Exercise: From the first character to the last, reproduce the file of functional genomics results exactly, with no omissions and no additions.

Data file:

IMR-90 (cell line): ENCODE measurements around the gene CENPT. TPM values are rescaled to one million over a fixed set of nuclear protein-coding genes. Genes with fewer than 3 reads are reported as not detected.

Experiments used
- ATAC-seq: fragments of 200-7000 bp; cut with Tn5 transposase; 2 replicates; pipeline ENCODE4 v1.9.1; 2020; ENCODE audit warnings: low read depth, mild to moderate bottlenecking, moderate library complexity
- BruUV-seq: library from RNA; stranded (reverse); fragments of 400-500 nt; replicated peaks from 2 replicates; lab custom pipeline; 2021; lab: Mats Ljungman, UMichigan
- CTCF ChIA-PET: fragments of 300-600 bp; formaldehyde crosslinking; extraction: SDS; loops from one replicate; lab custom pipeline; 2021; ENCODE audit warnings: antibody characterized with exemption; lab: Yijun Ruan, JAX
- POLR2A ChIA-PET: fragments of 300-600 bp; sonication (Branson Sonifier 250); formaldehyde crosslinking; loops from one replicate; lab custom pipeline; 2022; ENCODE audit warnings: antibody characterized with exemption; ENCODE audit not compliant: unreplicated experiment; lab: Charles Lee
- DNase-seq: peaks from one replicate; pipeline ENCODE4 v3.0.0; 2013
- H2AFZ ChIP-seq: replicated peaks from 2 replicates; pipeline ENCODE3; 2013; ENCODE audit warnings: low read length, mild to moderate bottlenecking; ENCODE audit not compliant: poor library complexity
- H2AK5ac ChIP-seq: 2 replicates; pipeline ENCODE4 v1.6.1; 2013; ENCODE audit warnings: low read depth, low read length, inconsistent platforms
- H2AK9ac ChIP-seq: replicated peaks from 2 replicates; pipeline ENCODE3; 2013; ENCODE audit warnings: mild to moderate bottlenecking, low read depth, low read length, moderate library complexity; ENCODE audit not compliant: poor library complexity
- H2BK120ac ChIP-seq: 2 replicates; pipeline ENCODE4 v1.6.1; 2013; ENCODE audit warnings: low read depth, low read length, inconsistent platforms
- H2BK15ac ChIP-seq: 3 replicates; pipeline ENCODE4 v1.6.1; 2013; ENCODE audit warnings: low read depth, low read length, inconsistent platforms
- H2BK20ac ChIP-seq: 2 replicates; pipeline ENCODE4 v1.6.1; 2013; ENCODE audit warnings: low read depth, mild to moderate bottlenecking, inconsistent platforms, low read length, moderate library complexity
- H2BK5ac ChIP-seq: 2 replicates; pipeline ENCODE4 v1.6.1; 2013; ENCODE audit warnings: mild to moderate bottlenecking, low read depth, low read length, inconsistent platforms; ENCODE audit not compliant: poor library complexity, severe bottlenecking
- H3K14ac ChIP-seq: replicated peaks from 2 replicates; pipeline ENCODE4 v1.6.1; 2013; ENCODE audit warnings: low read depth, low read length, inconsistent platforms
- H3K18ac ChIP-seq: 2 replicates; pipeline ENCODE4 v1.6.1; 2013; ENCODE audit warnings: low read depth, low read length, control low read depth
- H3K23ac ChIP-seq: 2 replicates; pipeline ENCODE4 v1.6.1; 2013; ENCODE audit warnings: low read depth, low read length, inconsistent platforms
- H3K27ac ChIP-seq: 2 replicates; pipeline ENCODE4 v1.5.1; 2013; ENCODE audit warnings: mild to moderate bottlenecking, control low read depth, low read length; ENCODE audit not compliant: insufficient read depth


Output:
IMR-90 (cell line): ENCODE measurements around the gene CENPT. TPM values are rescaled to one million over a fixed set of nuclear protein-coding genes. Genes with fewer than 3 reads are reported as not detected.

Experiments used
- ATAC-seq: fragments of 200-7000 bp; cut with Tn5 transposase; 2 replicates; pipeline ENCODE4 v1.9.1; 2020; ENCODE audit warnings: low read depth, mild to moderate bottlenecking, moderate library complexity
- BruUV-seq: library from RNA; stranded (reverse); fragments of 400-500 nt; replicated peaks from 2 replicates; lab custom pipeline; 2021; lab: Mats Ljungman, UMichigan
- CTCF ChIA-PET: fragments of 300-600 bp; formaldehyde crosslinking; extraction: SDS; loops from one replicate; lab custom pipeline; 2021; ENCODE audit warnings: antibody characterized with exemption; lab: Yijun Ruan, JAX
- POLR2A ChIA-PET: fragments of 300-600 bp; sonication (Branson Sonifier 250); formaldehyde crosslinking; loops from one replicate; lab custom pipeline; 2022; ENCODE audit warnings: antibody characterized with exemption; ENCODE audit not compliant: unreplicated experiment; lab: Charles Lee
- DNase-seq: peaks from one replicate; pipeline ENCODE4 v3.0.0; 2013
- H2AFZ ChIP-seq: replicated peaks from 2 replicates; pipeline ENCODE3; 2013; ENCODE audit warnings: low read length, mild to moderate bottlenecking; ENCODE audit not compliant: poor library complexity
- H2AK5ac ChIP-seq: 2 replicates; pipeline ENCODE4 v1.6.1; 2013; ENCODE audit warnings: low read depth, low read length, inconsistent platforms
- H2AK9ac ChIP-seq: replicated peaks from 2 replicates; pipeline ENCODE3; 2013; ENCODE audit warnings: mild to moderate bottlenecking, low read depth, low read length, moderate library complexity; ENCODE audit not compliant: poor library complexity
- H2BK120ac ChIP-seq: 2 replicates; pipeline ENCODE4 v1.6.1; 2013; ENCODE audit warnings: low read depth, low read length, inconsistent platforms
- H2BK15ac ChIP-seq: 3 replicates; pipeline ENCODE4 v1.6.1; 2013; ENCODE audit warnings: low read depth, low read length, inconsistent platforms
- H2BK20ac ChIP-seq: 2 replicates; pipeline ENCODE4 v1.6.1; 2013; ENCODE audit warnings: low read depth, mild to moderate bottlenecking, inconsistent platforms, low read length, moderate library complexity
- H2BK5ac ChIP-seq: 2 replicates; pipeline ENCODE4 v1.6.1; 2013; ENCODE audit warnings: mild to moderate bottlenecking, low read depth, low read length, inconsistent platforms; ENCODE audit not compliant: poor library complexity, severe bottlenecking
- H3K14ac ChIP-seq: replicated peaks from 2 replicates; pipeline ENCODE4 v1.6.1; 2013; ENCODE audit warnings: low read depth, low read length, inconsistent platforms
- H3K18ac ChIP-seq: 2 replicates; pipeline ENCODE4 v1.6.1; 2013; ENCODE audit warnings: low read depth, low read length, control low read depth
- H3K23ac ChIP-seq: 2 replicates; pipeline ENCODE4 v1.6.1; 2013; ENCODE audit warnings: low read depth, low read length, inconsistent platforms
- H3K27ac ChIP-seq: 2 replicates; pipeline ENCODE4 v1.5.1; 2013; ENCODE audit warnings: mild to moderate bottlenecking, control low read depth, low read length; ENCODE audit not compliant: insufficient read depth